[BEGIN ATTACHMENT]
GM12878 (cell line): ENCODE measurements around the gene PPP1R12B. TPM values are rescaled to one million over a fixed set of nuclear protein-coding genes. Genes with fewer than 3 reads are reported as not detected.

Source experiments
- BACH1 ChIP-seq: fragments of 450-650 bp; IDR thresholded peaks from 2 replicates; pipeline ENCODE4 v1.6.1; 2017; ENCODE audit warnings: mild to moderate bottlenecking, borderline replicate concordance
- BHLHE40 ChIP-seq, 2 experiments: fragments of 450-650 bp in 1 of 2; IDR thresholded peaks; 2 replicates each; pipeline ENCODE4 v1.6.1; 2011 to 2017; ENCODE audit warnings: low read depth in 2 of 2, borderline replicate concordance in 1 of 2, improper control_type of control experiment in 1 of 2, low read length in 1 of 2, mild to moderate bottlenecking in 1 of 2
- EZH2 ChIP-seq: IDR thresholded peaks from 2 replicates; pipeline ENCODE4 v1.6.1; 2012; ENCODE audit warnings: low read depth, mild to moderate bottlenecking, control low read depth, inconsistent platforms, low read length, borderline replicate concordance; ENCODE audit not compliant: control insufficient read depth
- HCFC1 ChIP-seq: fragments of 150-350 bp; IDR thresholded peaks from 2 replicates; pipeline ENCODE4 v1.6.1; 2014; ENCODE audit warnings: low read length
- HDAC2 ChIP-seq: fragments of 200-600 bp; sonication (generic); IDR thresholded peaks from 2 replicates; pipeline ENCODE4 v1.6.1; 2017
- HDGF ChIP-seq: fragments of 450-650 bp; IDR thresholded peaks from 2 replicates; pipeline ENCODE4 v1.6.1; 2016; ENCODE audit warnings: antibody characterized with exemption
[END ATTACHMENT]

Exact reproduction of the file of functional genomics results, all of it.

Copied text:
GM12878 (cell line): ENCODE measurements around the gene PPP1R12B. TPM values are rescaled to one million over a fixed set of nuclear protein-coding genes. Genes with fewer than 3 reads are reported as not detected.

Source experiments
- BACH1 ChIP-seq: fragments of 450-650 bp; IDR thresholded peaks from 2 replicates; pipeline ENCODE4 v1.6.1; 2017; ENCODE audit warnings: mild to moderate bottlenecking, borderline replicate concordance
- BHLHE40 ChIP-seq, 2 experiments: fragments of 450-650 bp in 1 of 2; IDR thresholded peaks; 2 replicates each; pipeline ENCODE4 v1.6.1; 2011 to 2017; ENCODE audit warnings: low read depth in 2 of 2, borderline replicate concordance in 1 of 2, improper control_type of control experiment in 1 of 2, low read length in 1 of 2, mild to moderate bottlenecking in 1 of 2
- EZH2 ChIP-seq: IDR thresholded peaks from 2 replicates; pipeline ENCODE4 v1.6.1; 2012; ENCODE audit warnings: low read depth, mild to moderate bottlenecking, control low read depth, inconsistent platforms, low read length, borderline replicate concordance; ENCODE audit not compliant: control insufficient read depth
- HCFC1 ChIP-seq: fragments of 150-350 bp; IDR thresholded peaks from 2 replicates; pipeline ENCODE4 v1.6.1; 2014; ENCODE audit warnings: low read length
- HDAC2 ChIP-seq: fragments of 200-600 bp; sonication (generic); IDR thresholded peaks from 2 replicates; pipeline ENCODE4 v1.6.1; 2017
- HDGF ChIP-seq: fragments of 450-650 bp; IDR thresholded peaks from 2 replicates; pipeline ENCODE4 v1.6.1; 2016; ENCODE audit warnings: antibody characterized with exemption